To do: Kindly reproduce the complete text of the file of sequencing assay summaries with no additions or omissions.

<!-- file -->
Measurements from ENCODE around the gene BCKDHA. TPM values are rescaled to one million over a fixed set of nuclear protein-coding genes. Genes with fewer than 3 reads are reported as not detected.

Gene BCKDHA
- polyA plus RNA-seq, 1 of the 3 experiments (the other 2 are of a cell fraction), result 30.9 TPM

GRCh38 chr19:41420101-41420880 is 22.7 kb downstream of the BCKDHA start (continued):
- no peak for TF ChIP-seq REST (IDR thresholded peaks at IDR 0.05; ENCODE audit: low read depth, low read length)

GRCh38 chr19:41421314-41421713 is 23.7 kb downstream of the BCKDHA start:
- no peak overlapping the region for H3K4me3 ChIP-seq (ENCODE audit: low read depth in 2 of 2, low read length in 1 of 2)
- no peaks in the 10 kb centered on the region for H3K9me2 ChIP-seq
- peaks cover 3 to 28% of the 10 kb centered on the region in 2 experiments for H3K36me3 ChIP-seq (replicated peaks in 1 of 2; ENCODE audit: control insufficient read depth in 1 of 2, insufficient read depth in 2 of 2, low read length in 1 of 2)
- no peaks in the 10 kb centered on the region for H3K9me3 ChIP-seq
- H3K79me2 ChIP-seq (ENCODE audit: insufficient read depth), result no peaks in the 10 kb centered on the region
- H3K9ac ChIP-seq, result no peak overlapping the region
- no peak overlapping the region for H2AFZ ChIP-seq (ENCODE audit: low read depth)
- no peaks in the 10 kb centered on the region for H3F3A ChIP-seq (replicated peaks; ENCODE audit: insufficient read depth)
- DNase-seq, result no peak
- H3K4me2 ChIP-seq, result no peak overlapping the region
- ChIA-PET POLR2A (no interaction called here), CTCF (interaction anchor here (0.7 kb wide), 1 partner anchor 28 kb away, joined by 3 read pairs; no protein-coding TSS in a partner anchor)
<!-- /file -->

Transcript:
Measurements from ENCODE around the gene BCKDHA. TPM values are rescaled to one million over a fixed set of nuclear protein-coding genes. Genes with fewer than 3 reads are reported as not detected.

Gene BCKDHA
- polyA plus RNA-seq, 1 of the 3 experiments (the other 2 are of a cell fraction), result 30.9 TPM

GRCh38 chr19:41420101-41420880 is 22.7 kb downstream of the BCKDHA start (continued):
- no peak for TF ChIP-seq REST (IDR thresholded peaks at IDR 0.05; ENCODE audit: low read depth, low read length)

GRCh38 chr19:41421314-41421713 is 23.7 kb downstream of the BCKDHA start:
- no peak overlapping the region for H3K4me3 ChIP-seq (ENCODE audit: low read depth in 2 of 2, low read length in 1 of 2)
- no peaks in the 10 kb centered on the region for H3K9me2 ChIP-seq
- peaks cover 3 to 28% of the 10 kb centered on the region in 2 experiments for H3K36me3 ChIP-seq (replicated peaks in 1 of 2; ENCODE audit: control insufficient read depth in 1 of 2, insufficient read depth in 2 of 2, low read length in 1 of 2)
- no peaks in the 10 kb centered on the region for H3K9me3 ChIP-seq
- H3K79me2 ChIP-seq (ENCODE audit: insufficient read depth), result no peaks in the 10 kb centered on the region
- H3K9ac ChIP-seq, result no peak overlapping the region
- no peak overlapping the region for H2AFZ ChIP-seq (ENCODE audit: low read depth)
- no peaks in the 10 kb centered on the region for H3F3A ChIP-seq (replicated peaks; ENCODE audit: insufficient read depth)
- DNase-seq, result no peak
- H3K4me2 ChIP-seq, result no peak overlapping the region
- ChIA-PET POLR2A (no interaction called here), CTCF (interaction anchor here (0.7 kb wide), 1 partner anchor 28 kb away, joined by 3 read pairs; no protein-coding TSS in a partner anchor)